A Whole New World Ch. 1-2

This is a very long reality change story about college kids trapped in a world where it is normal for them to go to kindergarten, then to be toddlers and then back in diapers. Based on an idea by FoxingtonIII. It goes in stages, but there will be a large infancy stage so stick with it if that’s what you’re looking for.

A warm breeze swept across the sprawling grassy lawns of the state college. Spring had arrived at last, and with it the pressure of final exams, the anticipation of graduation. The college was abuzz with activity, the library filled with last-minute crammers, but the quad was just as packed with students desperate to get some sun after a long and cold winter. It was a stately old quad befitting a college steeped in tradition. The lawn was bounded on either side by brick century old buildings, clothed in a dignified growth of ivy. Ancient trees lined the edges of the grass, filtering the sun for the students grouped around their roots.

Most students were used to the beauty of the college in spring, taking it for granted. They had much more pressing thoughts on their minds, especially the seniors. Their college careers were nearing their ends, their adult lives unfolding before them and for each this meant something different. Some were filled with ambition, others with trepidation. But as they sat amongst the trees thinking that their lives were about to undergo some major changes, not a one of them could have imagined just how right they were about that.

At the foot of one of the largest trees on the quad a group of three such seniors reclined in the shade enjoying each other’s company in silence for the time being. Brian, Megan and Rachel had been friends since junior high. Of course they’d once been but a few members of a much bigger clique in high school, but with age things changed. Friends went to different colleges; others transferred or simply dropped out. A couple guys drunk or smoked their way to expulsion. So it was that only the three of them remained. But as their group shrank, they only grew closer and that only made their impending graduation and separation that much harder to face.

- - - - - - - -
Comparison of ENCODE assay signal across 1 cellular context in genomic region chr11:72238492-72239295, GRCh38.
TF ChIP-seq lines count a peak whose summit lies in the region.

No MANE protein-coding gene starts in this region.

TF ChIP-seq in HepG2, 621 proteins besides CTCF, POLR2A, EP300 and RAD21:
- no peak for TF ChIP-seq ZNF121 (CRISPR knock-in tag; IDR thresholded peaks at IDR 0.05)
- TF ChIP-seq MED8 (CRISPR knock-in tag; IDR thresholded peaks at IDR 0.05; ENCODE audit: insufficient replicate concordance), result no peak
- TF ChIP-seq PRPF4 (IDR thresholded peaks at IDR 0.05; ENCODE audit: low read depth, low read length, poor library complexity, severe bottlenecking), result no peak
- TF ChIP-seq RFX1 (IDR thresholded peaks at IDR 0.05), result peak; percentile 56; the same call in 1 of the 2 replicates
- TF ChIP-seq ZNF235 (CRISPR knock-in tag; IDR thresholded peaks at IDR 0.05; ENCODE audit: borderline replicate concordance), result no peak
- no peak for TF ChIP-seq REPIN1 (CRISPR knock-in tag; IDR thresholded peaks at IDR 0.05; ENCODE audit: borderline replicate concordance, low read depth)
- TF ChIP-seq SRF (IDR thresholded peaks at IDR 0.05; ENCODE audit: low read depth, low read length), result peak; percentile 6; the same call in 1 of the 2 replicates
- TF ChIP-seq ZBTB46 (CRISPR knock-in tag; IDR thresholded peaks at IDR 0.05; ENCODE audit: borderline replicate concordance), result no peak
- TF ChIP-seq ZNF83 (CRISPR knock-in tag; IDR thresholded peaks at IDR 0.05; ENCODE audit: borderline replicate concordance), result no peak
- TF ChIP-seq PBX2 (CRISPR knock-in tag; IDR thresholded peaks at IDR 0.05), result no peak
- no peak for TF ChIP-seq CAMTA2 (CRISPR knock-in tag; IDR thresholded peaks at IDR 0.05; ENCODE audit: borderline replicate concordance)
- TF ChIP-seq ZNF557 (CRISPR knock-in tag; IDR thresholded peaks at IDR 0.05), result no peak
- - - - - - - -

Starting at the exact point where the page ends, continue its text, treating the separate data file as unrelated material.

Brian, the lone young man of the group, was an average kind of guy. He was smart; he’d made it through the top state college in four years after all, but not a genius or even a nerd. His grades had mostly been B’s, with a smattering of C’s. He was a thin young man of average height, a couple inches short of six feet. He’d played high school soccer and volleyball, but he was no jock. Some girls thought him cute with his shaggy brown hair, hazel eyes and light skin. But he didn’t exude that air of confidence some guys had, and so most girls just didn’t notice him.

It hadn’t been an easy spring for Brian. His average grades hadn’t been enough to land a job in the tough economy. With each day he moved closer to the end of his time living in the dorms with his friends and closer to moving home with mom. It was a future he didn’t want to consider. Brian’s mom wasn’t mean or cold, on the contrary, she was just too loving. To her Brian was still her baby boy, needing to be coddled and advised on every decision. His failure to secure a job had only reinforced her conviction that he needed her guidance. Meanwhile, without job prospects Brian had lost all his ambition and so rather than study for exams he now lazed on his back reading yet another dusty old novel he’d found in the expansive stacks of the college library.

Rachel gave the young man a contemptuous look, glaring at him until he was forced to look up from his book. “What?” he asked.

“You know what, Brian. How long are you going to play around reading trash when you should be studying?” Rachel demanded.

Brian frowned and rolled his eyes. How could Rachel possibly have understood what he was going through? She was a successful young woman with excellent grades and a job waiting for her after graduation. Rachel had always been the studious type, serious and well-spoken. She’d been on student council in high school, captain of the college debate team. Brian knew it was never smart to get into an argument with her, but he just couldn’t help himself this time.